Friday January 29, 2016
Marijuana is weird.
Or more accurately, organizations that create policies about marijuana are weird. Not so much with law enforcement, which generally follows hard-and-fast rules and uses specific standards for possession, sale and manufacturing. Rules and penalties may vary by state and quantities involved, but for the most part, The Man follows a certain set of rules, like it or not.
Having said that, organizations that govern sports are scattered across the boards in their diverse enforcement and possible penalties for cannabis use, possession and association. In some cases, violations of an athletic code may be more severe than a school disciplinary code. In other cases, the school may come down hard on a student-athlete academically, but their athletic eligibility may not be affected.
What’s worse is that some of these organizations try to keep up and evolve with changing state laws, differing rules at each schools, and general increase in acceptance and use by students.
The NCAA, one of the governing bodies of more prominent collegiate sports, has found itself in unusual positions in the last few years, including having to change its scale of when cannabis use is a problem and when it’s no problem at all.
For instance, in spring 2014, it announced a rule change that although marijuana may affect one’s mental state, it isn’t a performance-enhancing drug, so if it showed up on an athlete’s drug test, it would carry less penalties than the presence of steroids, Human Growth Hormone or other chemicals that could illegally give someone a boost to their playing abilities.
For five years prior to this ruling, the presence of marijuana and any other banned substance prior to a championship event or bowl game would merit an entire season suspension. With this change, marijuana would only net a half season.
But this still may not be a deterrent for football fans.
In 2015, after a strong football season, Oregon choked in the national title game. A factor in the loss was likely because two key players had recently tested positive for drugs, likely marijuana, and were suspended. Duck fans certainly weren’t happy with the consequences of the failed test, but others thought it was an opportunity for the NCAA to consider changing or at least relaxing its policies, especially since Oregon voters recently had approved recreational and medicinal marijuana in the state.
The NCAA testing threshold at the time was 5 nanograms of THC per milliliter of blood. The amount is stricter than the NFL which increased from 15 to 35 nanograms, Major League Baseball which is 50 nanograms, or the World Doping League, the organization that coordinates the Olympics, which has a 150 nanogram threshold.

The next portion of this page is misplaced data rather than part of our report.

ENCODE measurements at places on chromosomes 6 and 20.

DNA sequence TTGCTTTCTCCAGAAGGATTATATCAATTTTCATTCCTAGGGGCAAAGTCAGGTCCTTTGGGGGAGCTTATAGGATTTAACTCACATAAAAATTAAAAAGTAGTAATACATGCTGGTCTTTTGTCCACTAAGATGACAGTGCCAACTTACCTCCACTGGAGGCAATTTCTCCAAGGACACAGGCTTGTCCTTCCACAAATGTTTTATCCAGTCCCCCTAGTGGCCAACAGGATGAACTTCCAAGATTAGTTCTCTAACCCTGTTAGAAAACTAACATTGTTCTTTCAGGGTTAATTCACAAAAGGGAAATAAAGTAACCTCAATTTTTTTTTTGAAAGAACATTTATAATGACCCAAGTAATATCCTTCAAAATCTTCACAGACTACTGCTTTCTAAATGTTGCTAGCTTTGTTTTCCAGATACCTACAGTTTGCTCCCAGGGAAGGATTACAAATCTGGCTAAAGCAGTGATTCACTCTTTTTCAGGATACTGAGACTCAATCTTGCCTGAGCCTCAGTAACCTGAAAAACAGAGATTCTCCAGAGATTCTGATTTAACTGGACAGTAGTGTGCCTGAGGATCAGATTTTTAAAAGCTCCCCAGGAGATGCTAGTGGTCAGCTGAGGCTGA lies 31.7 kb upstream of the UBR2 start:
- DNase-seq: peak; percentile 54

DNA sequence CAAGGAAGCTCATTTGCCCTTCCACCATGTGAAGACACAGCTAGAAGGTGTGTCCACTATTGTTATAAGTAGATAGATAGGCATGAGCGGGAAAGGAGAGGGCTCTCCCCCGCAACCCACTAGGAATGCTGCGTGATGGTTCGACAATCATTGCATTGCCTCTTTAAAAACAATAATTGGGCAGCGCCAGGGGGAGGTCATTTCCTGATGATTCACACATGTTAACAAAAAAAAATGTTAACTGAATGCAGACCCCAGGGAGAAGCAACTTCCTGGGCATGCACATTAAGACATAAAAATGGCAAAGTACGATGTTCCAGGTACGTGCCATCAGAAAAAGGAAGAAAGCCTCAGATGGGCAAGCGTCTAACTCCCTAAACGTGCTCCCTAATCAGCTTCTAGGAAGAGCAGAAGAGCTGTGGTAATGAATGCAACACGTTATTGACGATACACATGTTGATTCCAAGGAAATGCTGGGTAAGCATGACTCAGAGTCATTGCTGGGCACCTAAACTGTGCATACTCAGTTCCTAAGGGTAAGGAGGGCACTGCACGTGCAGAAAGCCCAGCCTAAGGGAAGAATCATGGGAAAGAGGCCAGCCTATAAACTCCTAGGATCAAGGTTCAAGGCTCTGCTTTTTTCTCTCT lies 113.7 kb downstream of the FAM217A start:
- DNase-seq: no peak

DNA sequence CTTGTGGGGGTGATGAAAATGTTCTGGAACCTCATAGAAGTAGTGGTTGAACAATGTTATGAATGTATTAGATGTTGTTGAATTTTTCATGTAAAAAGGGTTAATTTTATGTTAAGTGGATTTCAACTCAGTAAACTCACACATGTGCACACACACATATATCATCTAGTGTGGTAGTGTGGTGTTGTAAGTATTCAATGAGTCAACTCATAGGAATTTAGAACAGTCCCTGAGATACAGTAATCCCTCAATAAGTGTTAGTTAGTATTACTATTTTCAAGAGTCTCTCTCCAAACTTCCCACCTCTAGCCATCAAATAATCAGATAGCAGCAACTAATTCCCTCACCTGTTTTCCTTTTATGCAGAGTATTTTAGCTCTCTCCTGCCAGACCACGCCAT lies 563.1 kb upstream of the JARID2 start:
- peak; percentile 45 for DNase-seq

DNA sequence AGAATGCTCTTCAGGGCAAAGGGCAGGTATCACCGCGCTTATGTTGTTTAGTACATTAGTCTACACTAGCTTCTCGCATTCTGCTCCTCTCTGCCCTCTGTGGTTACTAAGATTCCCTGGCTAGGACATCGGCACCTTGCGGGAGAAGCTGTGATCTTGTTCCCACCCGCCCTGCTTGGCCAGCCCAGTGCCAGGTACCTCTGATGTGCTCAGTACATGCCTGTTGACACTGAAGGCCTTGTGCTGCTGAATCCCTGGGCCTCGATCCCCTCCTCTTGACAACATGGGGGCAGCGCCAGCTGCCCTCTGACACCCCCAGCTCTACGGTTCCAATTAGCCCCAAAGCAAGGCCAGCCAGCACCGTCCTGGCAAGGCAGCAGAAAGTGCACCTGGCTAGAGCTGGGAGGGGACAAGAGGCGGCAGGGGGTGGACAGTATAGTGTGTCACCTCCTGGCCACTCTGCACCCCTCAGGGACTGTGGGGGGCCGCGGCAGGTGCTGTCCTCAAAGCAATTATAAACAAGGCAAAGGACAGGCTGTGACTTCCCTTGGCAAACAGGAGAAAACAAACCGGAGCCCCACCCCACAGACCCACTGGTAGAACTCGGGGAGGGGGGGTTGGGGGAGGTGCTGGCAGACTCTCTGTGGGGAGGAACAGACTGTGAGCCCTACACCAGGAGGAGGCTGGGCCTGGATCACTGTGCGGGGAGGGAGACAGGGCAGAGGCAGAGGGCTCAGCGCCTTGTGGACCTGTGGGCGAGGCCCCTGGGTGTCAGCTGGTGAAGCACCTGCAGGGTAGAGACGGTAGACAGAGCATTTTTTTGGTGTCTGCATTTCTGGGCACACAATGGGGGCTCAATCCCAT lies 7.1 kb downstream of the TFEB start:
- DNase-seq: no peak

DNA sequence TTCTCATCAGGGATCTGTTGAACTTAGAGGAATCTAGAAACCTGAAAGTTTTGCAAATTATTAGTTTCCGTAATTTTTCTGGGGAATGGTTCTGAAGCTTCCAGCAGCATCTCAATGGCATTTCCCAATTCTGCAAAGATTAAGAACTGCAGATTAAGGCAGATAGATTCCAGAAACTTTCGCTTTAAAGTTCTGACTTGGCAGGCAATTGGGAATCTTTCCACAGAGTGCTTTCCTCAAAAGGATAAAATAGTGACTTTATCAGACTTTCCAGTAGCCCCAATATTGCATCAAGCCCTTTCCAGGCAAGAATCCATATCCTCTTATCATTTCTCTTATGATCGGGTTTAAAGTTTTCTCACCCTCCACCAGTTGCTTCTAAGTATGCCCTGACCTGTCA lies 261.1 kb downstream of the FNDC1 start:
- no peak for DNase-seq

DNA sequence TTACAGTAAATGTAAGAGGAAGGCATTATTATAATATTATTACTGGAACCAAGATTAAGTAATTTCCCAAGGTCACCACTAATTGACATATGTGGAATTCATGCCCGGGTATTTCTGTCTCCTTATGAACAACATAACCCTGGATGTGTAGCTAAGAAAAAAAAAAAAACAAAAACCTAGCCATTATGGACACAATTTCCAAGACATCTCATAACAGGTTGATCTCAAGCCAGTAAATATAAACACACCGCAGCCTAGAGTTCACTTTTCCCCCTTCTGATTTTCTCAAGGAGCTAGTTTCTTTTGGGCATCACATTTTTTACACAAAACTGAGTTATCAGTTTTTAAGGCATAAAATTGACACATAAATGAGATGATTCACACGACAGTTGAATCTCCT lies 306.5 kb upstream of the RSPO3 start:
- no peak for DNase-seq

By the end of the year, a large amount of NCAA schools were reducing penalties for those caught with cannabis, including repeat offenders. Some schools used to dismiss a player after the third detection, now he’ll receive a 30-day suspension.
If an athlete fails a random test, the NCAA will alert the college and let college officials decide if any punishment is merited. A first offense is up to the discretion of the school – it used to require mandatory counseling/in-patient care, but now it may require less.
However, regardless of a softening of suspensions for violations and not linking marijuana to worse drugs, the NCAA still maintains that the plant is generally not good for athletes. They argue that it could affect memory and cognitive problems, especially in the first 24 hours after use, and potentially lead to criminal activity. To the NCAA, the use of marijuana should be minimized, if not avoided all together.
But it’s not just college football programs that are seeing the changing perceptions and actions.
In 2011, two separate Washington State University basketball players were suspended for one game apiece for marijuana possession. Less than 2 grams were found in one student’s car, and another small amount was found in a student’s room.
While schools like the University of Oregon seem to suspend less, other institutions are pushing for expanded rules. For example, failing a first test at the University of Georgia means the player is automatically suspended for 10 percent of the season, which is three basketball games or one football game.